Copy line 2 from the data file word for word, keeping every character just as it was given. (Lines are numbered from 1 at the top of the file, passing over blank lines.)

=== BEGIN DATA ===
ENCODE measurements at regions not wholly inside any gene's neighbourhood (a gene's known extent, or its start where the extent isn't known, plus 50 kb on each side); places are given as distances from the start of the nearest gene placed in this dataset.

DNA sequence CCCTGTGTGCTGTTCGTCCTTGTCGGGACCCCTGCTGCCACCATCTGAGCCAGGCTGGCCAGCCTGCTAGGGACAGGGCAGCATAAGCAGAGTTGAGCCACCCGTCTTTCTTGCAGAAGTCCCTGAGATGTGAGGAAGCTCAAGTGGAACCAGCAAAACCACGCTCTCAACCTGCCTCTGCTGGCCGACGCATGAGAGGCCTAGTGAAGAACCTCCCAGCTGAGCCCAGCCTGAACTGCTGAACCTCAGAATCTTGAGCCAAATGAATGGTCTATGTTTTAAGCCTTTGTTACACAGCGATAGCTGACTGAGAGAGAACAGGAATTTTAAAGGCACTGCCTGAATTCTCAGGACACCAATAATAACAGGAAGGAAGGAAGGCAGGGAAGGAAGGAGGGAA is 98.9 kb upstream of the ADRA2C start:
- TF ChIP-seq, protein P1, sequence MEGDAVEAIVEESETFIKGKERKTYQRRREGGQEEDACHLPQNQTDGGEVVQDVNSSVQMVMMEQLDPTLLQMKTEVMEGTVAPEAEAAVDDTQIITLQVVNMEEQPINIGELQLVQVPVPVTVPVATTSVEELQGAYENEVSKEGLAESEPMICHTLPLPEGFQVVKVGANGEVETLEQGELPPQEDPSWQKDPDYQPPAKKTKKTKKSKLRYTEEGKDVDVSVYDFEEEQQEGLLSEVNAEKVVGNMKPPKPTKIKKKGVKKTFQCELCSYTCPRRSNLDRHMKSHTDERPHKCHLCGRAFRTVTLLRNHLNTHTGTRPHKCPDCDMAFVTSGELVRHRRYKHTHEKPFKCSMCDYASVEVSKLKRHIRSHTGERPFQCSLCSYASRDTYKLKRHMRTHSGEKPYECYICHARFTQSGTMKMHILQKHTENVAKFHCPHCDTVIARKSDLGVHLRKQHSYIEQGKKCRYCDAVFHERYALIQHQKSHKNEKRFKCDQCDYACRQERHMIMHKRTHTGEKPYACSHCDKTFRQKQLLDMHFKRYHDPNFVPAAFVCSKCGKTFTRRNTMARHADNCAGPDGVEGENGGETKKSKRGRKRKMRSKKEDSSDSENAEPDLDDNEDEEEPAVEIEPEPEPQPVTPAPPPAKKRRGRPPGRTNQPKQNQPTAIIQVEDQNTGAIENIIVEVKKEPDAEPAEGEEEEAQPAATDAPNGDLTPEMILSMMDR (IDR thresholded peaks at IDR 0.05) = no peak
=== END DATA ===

DNA sequence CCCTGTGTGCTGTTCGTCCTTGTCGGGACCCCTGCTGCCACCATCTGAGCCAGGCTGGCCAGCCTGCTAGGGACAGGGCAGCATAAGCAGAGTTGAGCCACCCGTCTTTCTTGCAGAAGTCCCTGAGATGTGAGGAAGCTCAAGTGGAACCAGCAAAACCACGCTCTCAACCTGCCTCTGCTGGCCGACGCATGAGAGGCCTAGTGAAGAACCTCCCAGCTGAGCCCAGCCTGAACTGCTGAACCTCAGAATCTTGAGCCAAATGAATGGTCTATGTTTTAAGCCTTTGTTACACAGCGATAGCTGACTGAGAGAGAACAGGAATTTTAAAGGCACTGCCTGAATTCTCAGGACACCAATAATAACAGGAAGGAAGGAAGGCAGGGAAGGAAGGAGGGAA is 98.9 kb upstream of the ADRA2C start: